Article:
Designer and speaker Jesse Desjardins shared on the Lifehacker website five presentation lessons from the critically-acclaimed and Golden Globe-winning film The King’s Speech (starring Colin Firth and Geoffrey Rush).
Jesse’s slideshow shows how in the film King George VI grows from stammering in his first public speech to finding his own voice and becoming a confident speaker.
Take a look at the slideshow first, and then we’ll go over how the five takeaways mentioned in the slideshow are applied in Model UN and share with you corresponding public speaking tips that can help you improve.
1. Have Faith in Your Voice.
You are actually a confident speaker. You’re confident when you are familiar with what you want to say; you don’t typically stammer or get lost in your thoughts when you are speaking with your friends about something that you know well. Have that same faith in your voice when you get to committee.
2. Admit You Need Help.
Every public speaker can get better. There are many parts to a great speech: actual content, how the content is organized, how you transition between different points, eye contact, posture, room positioning, hand gestures, voice inflection, tone, volume, and so forth. You can’t possibly be the best at all of them in your club — but somebody is. Ask the best speakers in your club to teach you and demonstrate what they do so you can learn from them and get better.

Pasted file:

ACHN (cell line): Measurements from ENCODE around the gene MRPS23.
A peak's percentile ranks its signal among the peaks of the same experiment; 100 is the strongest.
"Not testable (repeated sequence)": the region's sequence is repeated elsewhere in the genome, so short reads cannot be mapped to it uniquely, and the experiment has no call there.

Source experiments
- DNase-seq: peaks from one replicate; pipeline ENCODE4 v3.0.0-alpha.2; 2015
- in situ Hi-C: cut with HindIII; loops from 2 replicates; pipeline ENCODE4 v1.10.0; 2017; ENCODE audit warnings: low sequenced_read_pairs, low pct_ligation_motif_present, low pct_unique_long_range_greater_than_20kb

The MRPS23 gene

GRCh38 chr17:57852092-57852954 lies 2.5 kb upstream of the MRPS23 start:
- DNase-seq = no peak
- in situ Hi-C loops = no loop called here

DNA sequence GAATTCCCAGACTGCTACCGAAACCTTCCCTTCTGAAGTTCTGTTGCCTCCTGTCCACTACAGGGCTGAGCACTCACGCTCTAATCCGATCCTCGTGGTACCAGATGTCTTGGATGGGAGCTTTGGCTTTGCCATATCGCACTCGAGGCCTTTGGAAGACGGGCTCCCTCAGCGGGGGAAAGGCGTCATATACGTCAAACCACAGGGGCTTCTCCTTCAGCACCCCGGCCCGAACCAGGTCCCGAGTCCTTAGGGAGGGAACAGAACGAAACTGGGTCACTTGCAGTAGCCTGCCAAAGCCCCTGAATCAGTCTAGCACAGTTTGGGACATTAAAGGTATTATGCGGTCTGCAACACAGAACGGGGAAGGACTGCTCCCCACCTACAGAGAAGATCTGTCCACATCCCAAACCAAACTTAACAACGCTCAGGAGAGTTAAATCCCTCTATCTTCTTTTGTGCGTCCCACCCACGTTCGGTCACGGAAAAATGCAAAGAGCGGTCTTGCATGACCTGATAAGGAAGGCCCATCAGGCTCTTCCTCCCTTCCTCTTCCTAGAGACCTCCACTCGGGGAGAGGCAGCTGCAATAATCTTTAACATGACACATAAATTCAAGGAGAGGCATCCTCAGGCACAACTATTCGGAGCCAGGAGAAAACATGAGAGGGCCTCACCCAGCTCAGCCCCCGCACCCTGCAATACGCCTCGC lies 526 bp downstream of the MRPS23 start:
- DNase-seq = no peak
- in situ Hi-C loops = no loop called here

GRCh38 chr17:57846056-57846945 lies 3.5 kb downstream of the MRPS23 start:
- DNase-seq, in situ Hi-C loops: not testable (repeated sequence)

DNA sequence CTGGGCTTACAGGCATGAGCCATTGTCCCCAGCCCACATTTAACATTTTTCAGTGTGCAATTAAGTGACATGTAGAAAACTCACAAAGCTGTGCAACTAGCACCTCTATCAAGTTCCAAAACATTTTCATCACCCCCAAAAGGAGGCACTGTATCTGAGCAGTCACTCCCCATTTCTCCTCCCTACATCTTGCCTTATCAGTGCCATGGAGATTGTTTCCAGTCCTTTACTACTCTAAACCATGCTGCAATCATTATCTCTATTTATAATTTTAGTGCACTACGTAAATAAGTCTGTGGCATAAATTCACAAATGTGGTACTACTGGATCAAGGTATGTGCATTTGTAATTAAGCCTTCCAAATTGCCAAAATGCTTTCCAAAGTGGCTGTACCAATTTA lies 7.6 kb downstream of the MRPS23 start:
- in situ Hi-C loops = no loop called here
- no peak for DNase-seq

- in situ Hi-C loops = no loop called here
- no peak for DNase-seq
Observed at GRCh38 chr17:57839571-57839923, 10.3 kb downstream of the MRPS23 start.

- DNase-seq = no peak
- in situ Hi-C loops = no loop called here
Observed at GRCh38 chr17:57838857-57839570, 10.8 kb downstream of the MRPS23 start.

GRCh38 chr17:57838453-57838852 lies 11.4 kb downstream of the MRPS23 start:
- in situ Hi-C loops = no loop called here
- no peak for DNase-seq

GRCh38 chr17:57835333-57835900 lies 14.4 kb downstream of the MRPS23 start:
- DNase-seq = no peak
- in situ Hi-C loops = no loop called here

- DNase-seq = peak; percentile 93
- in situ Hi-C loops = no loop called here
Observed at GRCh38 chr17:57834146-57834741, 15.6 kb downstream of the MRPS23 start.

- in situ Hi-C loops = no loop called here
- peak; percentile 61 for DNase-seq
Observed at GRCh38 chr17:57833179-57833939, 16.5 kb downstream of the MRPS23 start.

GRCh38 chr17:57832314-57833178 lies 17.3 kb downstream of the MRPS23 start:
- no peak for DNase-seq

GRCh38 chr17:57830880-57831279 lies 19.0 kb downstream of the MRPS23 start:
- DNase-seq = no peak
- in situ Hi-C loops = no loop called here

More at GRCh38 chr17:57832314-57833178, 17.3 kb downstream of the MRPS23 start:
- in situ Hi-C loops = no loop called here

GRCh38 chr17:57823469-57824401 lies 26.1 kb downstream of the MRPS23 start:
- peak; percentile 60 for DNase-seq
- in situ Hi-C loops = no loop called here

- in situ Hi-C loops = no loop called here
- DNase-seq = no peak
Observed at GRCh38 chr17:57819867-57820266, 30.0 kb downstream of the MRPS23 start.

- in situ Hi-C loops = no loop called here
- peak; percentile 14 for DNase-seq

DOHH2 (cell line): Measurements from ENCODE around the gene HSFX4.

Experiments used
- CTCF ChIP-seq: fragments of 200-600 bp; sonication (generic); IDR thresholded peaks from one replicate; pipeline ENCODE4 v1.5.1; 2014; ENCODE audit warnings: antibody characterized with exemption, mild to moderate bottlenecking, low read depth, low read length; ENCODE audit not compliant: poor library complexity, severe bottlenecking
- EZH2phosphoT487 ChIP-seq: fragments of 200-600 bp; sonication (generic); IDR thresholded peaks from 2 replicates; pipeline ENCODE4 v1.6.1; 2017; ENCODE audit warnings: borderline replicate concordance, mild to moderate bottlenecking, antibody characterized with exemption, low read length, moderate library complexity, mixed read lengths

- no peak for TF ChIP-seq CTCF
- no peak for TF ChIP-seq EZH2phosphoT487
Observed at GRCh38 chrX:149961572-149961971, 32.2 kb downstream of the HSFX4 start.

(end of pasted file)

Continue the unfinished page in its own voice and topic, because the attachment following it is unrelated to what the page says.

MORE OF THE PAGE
Tips: Get an advanced delegate or your advisor to give you feedback on your opening speech or to demonstrate their own good speech. You can also take a Best Delegate workshop on public speaking.
3. Put the Hours In.
You can tell when someone made up a good speech — but you can easily recognize when someone prepared an even better one. They have put in the hours to make sure that the content of their speeches are clear and concise, and they have practiced their delivery with others so that they could get feedback and fine-tune it.
Tips: Practice your speech with someone or in front of a mirror. Also, put effort into your research binder so you can easily pull out facts as needed and keep up with current events so you can “make it up.”
4. Become an Expert from Experience.
Watch and listen to others — you’ll notice what they do well and what they don’t do well. Adapt any styles that you liked and would feel comfortable with using, and be conscious to not duplicate any mistakes that other delegates have made. And of course, get yourself on the speaker’s list and make a speech. The best way to improve in public speaking is to actually do it.
Tips: Provide feedback on teammate’s speeches to learn from a “chair’s” perspective. YouTube different famous public speakers (e.g. Presidents and civic leaders) to see if you want to incorporate any of their styles.
5. Broadcast a True Version of Yourself.
Be genuine when you speak. While you’re learning a lot from different people, don’t compromise on your style if you feel uncomfortable doing it. Smile if you typically do, or be funny or animated if you naturally are. At the end of the day, a speech is the same thing as you telling your group of friends something. Be yourself and you will do fine.
Tips: Practice giving a two minute self-introduction to your club so that you become comfortable with yourself. Imagine that you are about to tell your friends something before going up to make a speech.
Interested in learning more on how to make an inspirational speech in Model UN? Read our tips in How to Win Awards in Model United Nations!